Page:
24 thoughts on “74:  High Talk of Spain

  1. Chris White October 6, 2016 / 8:01 pm

    That Nero is so considerate when it comes to food tasting.

    Liked by 2 people

  2. April Munday October 6, 2016 / 8:17 pm

    As if there’s not enough to worry about with regard to the queen’s death, there’s also the Spanish. Things would be in a very sorry state if people started eating cats. They don’t need to worry about that for a while.

    Liked by 3 people

    • toutparmoi October 7, 2016 / 9:06 am

      The Spanish were a source of anxiety for many (and adventure for the privileged few who wished to ‘prove their valour’) until James VI/I signed a peace treaty. Disappointing for a lot of pirates, I dare say.

      Liked by 2 people

    • April Munday October 7, 2016 / 9:16 am

      I should think so. A way to get rich quick and to win the monarch’s approval.

      Liked by 1 person

    • toutparmoi October 7, 2016 / 9:29 am

      Elizabeth certainly approved of self-funding ventures. I think (but could be wrong) that the reason she dallied over sending aid to Calais was because she was negotiating with Henri IV (formerly the Protestant ‘Paris is worth a mass’ Henri of Navarre) over what he would offer in return. Calais itself, perchance.

      Liked by 2 people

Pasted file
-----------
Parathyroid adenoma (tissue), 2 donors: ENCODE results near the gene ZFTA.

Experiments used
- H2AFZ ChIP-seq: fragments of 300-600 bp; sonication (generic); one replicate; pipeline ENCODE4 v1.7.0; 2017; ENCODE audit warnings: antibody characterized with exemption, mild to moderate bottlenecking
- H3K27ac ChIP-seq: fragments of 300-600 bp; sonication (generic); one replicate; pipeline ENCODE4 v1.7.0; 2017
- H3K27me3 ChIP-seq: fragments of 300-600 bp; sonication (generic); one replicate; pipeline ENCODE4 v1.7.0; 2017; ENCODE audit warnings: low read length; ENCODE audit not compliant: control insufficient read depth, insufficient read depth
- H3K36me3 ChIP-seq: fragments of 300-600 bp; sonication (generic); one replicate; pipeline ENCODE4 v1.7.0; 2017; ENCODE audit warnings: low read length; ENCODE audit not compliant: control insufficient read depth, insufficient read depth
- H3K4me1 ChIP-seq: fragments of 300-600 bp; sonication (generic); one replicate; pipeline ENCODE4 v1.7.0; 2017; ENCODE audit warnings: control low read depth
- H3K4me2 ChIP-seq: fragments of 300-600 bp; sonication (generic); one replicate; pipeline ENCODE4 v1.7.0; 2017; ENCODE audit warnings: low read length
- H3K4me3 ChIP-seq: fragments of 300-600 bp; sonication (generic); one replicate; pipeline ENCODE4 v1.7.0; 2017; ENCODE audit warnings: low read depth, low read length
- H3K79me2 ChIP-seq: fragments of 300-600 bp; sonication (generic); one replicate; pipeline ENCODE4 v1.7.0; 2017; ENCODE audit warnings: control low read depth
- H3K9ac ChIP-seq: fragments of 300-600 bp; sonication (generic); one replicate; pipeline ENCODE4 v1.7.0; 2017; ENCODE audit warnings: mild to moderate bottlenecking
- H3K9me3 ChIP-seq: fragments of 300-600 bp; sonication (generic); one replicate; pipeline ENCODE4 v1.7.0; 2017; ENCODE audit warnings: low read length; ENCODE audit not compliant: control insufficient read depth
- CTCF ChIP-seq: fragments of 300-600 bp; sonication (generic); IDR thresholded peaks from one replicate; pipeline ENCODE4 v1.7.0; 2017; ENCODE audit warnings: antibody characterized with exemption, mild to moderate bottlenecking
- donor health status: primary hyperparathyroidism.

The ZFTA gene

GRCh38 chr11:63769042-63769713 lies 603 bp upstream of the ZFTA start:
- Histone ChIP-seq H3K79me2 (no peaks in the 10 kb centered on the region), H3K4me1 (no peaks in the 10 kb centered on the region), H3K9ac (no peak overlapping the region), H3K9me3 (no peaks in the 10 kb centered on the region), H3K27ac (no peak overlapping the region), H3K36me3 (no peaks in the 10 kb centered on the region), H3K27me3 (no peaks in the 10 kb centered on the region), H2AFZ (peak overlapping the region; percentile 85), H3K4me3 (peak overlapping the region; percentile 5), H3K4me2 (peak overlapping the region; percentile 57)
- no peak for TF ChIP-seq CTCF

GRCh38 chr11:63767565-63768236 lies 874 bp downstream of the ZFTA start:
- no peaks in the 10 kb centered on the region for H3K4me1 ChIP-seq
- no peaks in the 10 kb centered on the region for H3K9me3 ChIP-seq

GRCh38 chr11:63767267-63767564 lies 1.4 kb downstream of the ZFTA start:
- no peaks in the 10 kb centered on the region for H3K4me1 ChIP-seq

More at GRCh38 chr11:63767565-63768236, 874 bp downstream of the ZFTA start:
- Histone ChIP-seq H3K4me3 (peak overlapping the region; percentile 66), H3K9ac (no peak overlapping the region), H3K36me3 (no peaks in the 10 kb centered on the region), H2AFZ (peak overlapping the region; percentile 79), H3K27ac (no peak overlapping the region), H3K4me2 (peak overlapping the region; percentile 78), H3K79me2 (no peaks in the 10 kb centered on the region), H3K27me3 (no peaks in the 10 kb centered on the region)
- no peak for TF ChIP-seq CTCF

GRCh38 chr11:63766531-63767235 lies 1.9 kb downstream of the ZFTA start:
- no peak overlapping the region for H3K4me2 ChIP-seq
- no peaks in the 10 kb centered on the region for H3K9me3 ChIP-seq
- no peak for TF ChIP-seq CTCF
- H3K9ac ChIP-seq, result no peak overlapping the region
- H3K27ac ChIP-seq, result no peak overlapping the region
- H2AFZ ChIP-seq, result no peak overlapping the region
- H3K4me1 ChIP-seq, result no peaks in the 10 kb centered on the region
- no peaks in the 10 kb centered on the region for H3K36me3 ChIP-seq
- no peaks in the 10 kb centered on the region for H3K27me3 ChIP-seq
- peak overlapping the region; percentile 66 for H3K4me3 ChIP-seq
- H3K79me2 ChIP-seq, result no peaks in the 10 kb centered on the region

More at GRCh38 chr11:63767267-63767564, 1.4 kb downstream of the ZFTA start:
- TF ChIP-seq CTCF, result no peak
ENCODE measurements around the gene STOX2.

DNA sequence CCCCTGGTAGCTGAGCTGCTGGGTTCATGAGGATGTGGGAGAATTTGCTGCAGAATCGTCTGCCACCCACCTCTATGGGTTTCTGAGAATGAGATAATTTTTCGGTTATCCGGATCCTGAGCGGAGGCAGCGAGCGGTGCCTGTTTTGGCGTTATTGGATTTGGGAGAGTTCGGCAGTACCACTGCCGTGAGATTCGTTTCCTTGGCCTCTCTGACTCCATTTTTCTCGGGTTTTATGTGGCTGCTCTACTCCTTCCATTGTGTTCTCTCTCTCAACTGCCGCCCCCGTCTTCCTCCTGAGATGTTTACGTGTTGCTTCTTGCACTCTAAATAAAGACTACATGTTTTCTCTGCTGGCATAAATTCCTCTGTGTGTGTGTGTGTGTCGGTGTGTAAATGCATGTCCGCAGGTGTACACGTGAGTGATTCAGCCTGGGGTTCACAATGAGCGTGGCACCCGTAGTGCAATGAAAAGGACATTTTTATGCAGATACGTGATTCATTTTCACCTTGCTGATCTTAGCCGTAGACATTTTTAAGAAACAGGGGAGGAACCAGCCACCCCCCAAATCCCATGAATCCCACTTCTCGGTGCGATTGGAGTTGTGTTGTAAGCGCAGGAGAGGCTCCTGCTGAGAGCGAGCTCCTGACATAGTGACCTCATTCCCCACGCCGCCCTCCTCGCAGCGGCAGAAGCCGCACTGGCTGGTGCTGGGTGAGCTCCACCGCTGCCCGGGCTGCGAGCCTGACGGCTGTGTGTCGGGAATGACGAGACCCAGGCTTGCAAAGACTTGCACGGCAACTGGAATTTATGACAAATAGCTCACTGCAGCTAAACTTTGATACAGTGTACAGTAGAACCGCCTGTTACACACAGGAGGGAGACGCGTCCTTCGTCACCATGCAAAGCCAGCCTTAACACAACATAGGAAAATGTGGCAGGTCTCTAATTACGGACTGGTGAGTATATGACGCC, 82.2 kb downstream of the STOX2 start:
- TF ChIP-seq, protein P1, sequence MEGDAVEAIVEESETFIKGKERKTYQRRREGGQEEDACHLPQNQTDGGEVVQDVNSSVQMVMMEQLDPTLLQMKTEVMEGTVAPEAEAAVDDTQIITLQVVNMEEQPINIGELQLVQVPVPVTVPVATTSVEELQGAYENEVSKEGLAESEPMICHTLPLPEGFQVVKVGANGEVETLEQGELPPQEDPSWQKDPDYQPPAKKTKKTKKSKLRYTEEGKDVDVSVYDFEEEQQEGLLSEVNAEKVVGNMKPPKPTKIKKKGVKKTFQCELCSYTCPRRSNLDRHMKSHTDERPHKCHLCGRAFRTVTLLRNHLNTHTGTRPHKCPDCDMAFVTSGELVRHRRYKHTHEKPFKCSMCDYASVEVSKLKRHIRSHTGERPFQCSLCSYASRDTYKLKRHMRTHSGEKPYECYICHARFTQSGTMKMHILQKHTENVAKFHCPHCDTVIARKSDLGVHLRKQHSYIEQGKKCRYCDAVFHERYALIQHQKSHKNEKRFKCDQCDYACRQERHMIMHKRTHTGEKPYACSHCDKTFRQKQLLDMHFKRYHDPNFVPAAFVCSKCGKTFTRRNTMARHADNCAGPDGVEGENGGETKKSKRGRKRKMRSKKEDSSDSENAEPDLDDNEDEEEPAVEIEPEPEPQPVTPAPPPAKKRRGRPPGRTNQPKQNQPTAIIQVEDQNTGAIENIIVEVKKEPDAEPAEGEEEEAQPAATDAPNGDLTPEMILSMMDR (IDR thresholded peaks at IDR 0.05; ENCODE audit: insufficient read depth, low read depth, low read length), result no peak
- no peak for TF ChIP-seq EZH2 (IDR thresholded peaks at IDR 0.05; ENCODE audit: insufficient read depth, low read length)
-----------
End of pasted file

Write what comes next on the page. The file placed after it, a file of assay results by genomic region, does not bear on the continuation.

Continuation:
• April Munday October 7, 2016 / 6:05 pm

      Calais had been lost in her lifetime, so getting it back would have been worth a bit of effort – and would have demonstrated that she was a better ruler than her sister, who lost it.

      Liked by 1 person

    • toutparmoi October 7, 2016 / 7:01 pm

      Plus I think she was a little weary of Henri’s requests for military aid, particularly after he turned Catholic. And he sent her an elephant, an expensive animal to house and feed.

      Liked by 2 people

    • April Munday October 7, 2016 / 7:13 pm

      He wasn’t the Reformation’s most impressive character, certainly, although I suspect she appreciated his pragmatism.

      Liked by 1 person

  3. larrypaulbrown October 7, 2016 / 1:59 am

    Always fun to see a new post from you. The historical references are wonderful. Thanks

    Liked by 1 person

    • toutparmoi October 7, 2016 / 9:16 am

      I’m a little behind on my blog-following at the moment, but I hope to get back to your cat’s tale very soon.

      Liked by 1 person

  4. colonialist October 7, 2016 / 10:31 am

    A fascinating period of history, even from a cat’s viewpoint.

    Though she was known as Good Queen Bess,